denaturing, annealing and extending

by Roderick

I’ve been trying to get around to a new post but I just haven’t had the time.

There’s an interesting thread on xkcd discussing the relative merits of welfare, which I found to be a pretty good read. A really fundamental assumption that is always made when talking about whether welfare is good, will work, etc. is the assumption that people will behave as you think they will. This is not always as simple as one might be inclined to believe.

Mythbusters recently ran an episode focusing on the internet’s beloved airplane on a conveyor belt question. Having read a few very long threads on this question, I have come to the conclusion that there are two kinds of people who, having been presented with the reasons why the plane definitely does take off, still believe that the plane does not take off:

1. Stupid people.
2. People who have misunderstood the problem.

The first kind are often beyond remedy. Some simply lack a fundamental understanding of physics; those can be taught. However the second kind are evidence that this particular question is vulnerable to confusion or lack of specificity/clarity. Often, constraints are assumed despite not being stated explicitly (that the plane must be stationary relative to the ground is one such assumption; it is never stated in any version of this problem that this must be the case – many simply fail to consider the problem carefully and leap to this assumption). Other times, the question is simply stated poorly (saying that the conveyor belt matches the speed of the wheels is a recipe for disaster, unless you subscribe to a universe which allows infinite speed and acceleration).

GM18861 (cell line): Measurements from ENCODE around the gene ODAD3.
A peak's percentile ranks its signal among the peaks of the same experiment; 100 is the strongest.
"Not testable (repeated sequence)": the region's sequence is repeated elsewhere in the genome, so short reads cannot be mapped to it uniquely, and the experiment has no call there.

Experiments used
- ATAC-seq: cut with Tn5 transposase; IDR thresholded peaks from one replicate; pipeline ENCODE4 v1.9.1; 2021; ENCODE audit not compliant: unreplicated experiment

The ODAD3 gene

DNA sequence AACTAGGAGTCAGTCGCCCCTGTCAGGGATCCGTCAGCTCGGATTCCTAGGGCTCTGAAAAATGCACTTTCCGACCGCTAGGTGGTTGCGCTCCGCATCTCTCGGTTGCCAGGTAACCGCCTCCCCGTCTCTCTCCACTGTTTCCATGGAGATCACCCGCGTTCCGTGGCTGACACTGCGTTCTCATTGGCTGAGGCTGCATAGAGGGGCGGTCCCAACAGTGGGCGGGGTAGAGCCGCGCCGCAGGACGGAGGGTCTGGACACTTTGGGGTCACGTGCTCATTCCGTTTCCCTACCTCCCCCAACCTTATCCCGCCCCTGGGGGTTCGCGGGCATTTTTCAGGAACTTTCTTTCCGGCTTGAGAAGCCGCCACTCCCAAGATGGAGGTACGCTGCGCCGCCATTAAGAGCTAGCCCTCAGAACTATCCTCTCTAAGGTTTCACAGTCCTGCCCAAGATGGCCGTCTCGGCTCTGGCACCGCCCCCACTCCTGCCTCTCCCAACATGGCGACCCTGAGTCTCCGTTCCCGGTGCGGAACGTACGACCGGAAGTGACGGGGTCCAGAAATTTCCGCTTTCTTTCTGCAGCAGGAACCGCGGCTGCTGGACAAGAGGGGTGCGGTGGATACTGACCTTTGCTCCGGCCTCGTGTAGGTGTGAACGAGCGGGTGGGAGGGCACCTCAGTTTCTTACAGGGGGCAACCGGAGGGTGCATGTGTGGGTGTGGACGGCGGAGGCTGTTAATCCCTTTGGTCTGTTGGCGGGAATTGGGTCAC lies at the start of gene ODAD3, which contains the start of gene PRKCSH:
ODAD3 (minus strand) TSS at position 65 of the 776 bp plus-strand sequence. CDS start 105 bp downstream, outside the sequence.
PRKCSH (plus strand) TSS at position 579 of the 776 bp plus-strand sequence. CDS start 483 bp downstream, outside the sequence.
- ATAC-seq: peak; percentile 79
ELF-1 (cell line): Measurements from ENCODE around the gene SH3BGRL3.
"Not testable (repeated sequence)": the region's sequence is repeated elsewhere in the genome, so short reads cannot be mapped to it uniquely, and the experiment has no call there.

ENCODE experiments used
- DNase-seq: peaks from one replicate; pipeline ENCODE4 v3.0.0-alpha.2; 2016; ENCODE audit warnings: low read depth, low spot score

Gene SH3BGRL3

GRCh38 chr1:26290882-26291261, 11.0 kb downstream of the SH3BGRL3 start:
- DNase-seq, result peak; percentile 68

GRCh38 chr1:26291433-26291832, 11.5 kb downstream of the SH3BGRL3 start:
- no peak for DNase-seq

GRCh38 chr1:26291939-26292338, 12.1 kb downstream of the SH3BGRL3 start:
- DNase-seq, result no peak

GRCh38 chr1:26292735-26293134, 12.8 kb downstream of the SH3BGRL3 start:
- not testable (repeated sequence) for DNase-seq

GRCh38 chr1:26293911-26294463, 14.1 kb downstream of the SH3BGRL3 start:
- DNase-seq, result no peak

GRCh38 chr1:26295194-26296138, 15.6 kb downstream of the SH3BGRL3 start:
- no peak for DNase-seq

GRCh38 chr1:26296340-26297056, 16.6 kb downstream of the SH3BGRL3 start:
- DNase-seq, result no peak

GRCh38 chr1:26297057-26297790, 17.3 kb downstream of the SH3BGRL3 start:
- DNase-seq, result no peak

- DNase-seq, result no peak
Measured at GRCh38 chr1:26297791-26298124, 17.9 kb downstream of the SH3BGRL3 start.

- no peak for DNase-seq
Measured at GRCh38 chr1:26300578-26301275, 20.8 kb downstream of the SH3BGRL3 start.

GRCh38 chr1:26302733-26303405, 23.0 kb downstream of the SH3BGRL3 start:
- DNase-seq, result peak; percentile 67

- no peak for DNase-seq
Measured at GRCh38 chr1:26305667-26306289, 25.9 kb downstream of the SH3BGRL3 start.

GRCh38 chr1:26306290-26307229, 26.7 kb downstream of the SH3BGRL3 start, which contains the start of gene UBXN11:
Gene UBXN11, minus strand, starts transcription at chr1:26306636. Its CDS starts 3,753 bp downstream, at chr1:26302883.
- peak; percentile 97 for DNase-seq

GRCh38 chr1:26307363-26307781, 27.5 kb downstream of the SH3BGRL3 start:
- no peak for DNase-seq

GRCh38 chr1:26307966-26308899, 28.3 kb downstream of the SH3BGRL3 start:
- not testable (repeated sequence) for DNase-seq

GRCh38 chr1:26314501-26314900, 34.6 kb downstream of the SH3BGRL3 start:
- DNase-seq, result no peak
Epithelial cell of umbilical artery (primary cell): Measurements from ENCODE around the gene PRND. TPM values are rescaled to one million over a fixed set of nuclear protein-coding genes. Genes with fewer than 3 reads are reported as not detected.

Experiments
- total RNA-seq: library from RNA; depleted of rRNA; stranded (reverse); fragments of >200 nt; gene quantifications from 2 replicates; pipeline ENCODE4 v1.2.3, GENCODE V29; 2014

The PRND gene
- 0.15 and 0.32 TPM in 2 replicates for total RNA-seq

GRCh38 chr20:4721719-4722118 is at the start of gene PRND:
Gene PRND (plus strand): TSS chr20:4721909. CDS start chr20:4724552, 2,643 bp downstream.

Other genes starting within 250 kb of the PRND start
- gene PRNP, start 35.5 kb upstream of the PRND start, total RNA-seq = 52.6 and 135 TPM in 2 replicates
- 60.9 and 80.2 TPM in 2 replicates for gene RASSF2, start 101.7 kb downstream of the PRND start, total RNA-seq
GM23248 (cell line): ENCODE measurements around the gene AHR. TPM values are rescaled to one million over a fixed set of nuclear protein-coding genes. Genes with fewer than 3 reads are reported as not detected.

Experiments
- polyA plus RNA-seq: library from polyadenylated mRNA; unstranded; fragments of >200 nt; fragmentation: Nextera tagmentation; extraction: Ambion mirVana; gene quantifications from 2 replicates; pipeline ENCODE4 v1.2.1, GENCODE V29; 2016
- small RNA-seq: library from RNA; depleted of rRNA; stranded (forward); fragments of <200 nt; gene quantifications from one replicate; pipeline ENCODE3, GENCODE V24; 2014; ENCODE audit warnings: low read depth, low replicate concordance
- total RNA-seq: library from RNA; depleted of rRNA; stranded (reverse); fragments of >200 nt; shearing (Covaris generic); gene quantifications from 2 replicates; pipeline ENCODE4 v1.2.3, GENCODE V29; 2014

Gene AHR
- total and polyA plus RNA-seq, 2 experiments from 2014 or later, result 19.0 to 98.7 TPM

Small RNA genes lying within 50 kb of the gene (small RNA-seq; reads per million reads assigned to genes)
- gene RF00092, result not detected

Edit: I will also leave a space for the people who understand the problem and simply state that it is possible to construct a system in which the plane does not take off; however the result of such an arrangement does not represent any reasonably designed airplane and thus such a case need not be considered. Essentially it must have incredibly high friction at the bearings where the axle meets the wheel. Disregarding momentarily the ludicrousness of the problem itself, it only makes sense to consider airplanes designed reasonably – one likewise would not consider, for instance, an airplane without engines or wings, etc.

Also, BioRad is the best.

Lately EVE has been getting more attention from my computer. The politics and history thereof in this game are really interesting. Film at ‘leven.

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